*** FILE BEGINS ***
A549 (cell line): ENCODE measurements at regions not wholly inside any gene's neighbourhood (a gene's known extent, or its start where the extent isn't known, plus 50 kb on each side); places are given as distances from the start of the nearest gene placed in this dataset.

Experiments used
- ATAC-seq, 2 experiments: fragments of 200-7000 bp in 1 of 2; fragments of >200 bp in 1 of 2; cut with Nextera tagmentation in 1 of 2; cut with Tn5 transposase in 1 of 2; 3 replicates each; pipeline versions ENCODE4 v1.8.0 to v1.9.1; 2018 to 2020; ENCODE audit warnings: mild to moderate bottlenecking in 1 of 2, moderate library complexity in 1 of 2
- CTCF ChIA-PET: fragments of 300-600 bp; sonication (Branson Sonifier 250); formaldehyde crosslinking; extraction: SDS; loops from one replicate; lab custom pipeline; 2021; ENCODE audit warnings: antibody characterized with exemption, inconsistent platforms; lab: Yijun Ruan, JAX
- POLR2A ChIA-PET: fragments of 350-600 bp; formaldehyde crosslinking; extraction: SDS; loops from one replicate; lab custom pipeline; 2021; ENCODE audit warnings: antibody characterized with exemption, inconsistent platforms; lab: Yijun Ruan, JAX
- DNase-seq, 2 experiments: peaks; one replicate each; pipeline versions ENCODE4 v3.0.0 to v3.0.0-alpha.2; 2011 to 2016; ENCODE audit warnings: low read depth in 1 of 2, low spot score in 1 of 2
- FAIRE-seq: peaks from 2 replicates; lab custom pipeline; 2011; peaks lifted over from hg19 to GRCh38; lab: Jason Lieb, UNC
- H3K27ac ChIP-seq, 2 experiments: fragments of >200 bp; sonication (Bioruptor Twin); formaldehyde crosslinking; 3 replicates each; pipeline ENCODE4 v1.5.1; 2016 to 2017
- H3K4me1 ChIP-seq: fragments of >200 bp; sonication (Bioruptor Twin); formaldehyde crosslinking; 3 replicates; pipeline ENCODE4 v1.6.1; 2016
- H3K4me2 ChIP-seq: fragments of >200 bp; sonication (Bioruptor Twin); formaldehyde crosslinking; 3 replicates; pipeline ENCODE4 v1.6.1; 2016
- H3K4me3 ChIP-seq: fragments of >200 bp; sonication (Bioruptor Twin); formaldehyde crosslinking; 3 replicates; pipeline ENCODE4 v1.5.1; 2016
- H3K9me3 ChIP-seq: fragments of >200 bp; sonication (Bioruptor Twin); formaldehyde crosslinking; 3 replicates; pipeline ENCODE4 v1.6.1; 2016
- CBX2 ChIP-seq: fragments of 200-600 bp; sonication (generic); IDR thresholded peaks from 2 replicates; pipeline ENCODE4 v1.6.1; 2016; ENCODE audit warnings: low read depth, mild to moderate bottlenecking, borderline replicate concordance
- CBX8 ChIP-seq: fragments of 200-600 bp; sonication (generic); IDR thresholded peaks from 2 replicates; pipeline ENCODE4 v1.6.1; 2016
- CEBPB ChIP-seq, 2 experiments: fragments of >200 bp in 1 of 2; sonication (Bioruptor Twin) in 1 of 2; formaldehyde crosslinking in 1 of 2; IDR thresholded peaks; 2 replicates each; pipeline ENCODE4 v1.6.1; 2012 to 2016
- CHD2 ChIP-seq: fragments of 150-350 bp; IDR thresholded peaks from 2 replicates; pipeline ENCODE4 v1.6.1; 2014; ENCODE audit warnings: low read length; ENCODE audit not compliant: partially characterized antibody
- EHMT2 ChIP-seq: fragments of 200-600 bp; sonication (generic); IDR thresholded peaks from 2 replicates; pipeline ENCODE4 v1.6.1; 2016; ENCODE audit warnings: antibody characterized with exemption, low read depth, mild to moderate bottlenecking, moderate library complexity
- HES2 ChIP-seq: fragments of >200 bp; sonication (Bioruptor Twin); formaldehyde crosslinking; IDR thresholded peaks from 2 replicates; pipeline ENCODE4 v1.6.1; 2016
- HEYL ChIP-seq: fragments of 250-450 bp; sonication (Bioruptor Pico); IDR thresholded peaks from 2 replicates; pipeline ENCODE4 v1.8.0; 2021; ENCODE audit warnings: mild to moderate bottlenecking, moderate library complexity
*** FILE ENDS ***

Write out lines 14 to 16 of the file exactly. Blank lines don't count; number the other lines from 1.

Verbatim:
- CBX8 ChIP-seq: fragments of 200-600 bp; sonication (generic); IDR thresholded peaks from 2 replicates; pipeline ENCODE4 v1.6.1; 2016
- CEBPB ChIP-seq, 2 experiments: fragments of >200 bp in 1 of 2; sonication (Bioruptor Twin) in 1 of 2; formaldehyde crosslinking in 1 of 2; IDR thresholded peaks; 2 replicates each; pipeline ENCODE4 v1.6.1; 2012 to 2016
- CHD2 ChIP-seq: fragments of 150-350 bp; IDR thresholded peaks from 2 replicates; pipeline ENCODE4 v1.6.1; 2014; ENCODE audit warnings: low read length; ENCODE audit not compliant: partially characterized antibody